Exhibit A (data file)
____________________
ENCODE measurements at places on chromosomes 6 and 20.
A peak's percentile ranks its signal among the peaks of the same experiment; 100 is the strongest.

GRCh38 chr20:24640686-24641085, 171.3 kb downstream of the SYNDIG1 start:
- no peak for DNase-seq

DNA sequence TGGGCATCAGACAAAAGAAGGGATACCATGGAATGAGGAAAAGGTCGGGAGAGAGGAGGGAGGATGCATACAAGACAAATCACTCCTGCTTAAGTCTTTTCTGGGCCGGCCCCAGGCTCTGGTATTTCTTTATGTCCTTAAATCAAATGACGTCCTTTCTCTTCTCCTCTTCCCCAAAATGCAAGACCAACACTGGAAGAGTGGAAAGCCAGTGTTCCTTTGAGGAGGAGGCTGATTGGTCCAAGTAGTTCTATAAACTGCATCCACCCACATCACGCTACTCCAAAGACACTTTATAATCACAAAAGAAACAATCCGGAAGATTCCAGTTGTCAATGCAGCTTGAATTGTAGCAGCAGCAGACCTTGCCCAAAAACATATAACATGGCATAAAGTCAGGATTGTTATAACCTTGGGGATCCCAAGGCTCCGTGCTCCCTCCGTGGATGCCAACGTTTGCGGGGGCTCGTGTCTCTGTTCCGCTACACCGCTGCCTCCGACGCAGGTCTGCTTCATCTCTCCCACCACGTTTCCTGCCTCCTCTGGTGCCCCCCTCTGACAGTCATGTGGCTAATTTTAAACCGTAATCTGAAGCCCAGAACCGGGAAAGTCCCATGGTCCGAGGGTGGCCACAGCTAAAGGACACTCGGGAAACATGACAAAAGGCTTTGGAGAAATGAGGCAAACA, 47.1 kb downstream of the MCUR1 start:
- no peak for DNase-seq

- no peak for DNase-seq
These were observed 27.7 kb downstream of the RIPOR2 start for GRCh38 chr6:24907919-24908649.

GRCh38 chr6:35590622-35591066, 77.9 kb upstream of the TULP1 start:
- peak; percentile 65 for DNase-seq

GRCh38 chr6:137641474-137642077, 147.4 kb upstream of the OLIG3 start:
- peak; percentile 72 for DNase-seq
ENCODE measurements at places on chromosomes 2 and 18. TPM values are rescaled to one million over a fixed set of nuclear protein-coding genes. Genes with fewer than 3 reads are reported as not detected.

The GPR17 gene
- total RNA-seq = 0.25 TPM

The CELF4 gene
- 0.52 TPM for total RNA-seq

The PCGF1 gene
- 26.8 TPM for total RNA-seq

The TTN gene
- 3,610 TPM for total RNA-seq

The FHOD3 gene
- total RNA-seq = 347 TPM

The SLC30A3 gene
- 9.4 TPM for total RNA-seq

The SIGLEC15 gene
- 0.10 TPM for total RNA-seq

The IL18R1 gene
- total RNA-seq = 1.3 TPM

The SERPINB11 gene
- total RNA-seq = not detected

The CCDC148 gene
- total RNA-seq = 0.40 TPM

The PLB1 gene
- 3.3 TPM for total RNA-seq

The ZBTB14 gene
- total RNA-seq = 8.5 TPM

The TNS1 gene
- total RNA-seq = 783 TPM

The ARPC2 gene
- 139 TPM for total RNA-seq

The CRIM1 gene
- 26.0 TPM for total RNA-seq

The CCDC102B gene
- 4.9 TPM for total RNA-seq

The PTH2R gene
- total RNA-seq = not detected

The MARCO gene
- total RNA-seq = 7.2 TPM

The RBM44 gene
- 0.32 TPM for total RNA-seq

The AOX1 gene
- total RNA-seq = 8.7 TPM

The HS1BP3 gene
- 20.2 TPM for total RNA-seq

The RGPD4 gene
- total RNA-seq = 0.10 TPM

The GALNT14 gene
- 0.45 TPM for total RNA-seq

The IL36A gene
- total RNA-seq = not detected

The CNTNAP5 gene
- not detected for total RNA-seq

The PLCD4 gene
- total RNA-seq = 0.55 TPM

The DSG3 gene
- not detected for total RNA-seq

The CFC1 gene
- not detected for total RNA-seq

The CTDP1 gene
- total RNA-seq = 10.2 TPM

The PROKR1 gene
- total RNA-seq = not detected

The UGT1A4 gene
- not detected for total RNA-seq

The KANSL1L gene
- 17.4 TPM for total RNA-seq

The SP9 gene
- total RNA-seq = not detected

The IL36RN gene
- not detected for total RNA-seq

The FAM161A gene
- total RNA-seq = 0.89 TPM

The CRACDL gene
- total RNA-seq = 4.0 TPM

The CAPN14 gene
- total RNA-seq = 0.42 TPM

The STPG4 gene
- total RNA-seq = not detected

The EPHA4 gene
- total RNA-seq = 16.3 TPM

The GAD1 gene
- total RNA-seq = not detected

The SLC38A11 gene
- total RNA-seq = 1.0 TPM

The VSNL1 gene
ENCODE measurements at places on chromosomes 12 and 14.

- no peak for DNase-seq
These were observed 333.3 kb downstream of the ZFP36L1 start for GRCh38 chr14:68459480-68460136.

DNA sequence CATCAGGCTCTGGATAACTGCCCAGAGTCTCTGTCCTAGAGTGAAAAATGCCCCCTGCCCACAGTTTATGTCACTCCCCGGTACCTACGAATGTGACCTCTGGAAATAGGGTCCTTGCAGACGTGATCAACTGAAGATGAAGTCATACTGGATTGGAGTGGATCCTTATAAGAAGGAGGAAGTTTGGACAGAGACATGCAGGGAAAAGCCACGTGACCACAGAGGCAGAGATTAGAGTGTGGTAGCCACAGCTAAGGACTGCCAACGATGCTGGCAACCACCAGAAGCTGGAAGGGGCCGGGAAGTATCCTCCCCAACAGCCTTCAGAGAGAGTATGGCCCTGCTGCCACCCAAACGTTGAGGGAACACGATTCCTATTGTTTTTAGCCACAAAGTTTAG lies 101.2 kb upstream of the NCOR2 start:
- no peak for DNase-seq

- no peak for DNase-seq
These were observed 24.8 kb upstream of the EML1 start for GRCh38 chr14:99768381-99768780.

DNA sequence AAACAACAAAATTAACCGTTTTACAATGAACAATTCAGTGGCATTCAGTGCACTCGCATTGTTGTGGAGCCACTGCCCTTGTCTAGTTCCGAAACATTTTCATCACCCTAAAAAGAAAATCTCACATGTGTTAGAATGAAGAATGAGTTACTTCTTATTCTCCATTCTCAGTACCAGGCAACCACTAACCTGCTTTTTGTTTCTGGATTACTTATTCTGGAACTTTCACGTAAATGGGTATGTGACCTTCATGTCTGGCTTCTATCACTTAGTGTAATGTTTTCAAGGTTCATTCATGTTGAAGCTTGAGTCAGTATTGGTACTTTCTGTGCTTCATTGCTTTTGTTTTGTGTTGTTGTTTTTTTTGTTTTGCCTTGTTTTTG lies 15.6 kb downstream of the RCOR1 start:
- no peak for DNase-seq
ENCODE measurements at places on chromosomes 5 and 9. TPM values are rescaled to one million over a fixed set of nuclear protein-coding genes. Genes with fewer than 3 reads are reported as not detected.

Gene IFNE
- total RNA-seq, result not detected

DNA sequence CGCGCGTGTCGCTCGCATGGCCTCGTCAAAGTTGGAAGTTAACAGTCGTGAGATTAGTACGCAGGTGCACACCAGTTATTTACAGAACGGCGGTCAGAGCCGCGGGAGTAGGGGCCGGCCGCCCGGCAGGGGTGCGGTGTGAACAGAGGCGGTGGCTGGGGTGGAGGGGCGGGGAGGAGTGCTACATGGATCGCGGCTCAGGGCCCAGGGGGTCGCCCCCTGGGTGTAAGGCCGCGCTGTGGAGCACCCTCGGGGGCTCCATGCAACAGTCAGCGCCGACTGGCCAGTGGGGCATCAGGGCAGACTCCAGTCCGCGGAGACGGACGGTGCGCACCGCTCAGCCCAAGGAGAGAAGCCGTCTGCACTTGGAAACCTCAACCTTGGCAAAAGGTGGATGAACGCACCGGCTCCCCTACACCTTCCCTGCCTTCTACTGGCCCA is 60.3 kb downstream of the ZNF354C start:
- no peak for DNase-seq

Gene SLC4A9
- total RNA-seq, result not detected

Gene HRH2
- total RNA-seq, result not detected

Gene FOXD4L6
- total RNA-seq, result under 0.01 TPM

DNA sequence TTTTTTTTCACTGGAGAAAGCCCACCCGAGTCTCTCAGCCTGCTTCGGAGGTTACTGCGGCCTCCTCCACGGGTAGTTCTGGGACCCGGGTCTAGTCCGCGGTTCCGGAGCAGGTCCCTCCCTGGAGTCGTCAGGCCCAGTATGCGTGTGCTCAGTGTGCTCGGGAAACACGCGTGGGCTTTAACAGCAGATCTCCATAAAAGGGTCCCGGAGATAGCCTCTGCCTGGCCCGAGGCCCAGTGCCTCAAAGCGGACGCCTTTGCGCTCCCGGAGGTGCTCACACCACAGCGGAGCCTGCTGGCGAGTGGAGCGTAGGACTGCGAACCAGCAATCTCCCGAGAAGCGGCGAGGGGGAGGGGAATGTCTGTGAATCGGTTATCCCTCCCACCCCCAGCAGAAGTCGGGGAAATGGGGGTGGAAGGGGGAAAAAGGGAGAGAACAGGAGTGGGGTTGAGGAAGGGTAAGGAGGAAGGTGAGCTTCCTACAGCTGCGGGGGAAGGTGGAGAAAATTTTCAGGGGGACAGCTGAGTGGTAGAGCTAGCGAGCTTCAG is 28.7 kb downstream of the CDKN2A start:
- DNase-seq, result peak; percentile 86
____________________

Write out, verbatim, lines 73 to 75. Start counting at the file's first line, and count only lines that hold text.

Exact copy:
- total RNA-seq = not detected

The UGT1A4 gene
- not detected for total RNA-seq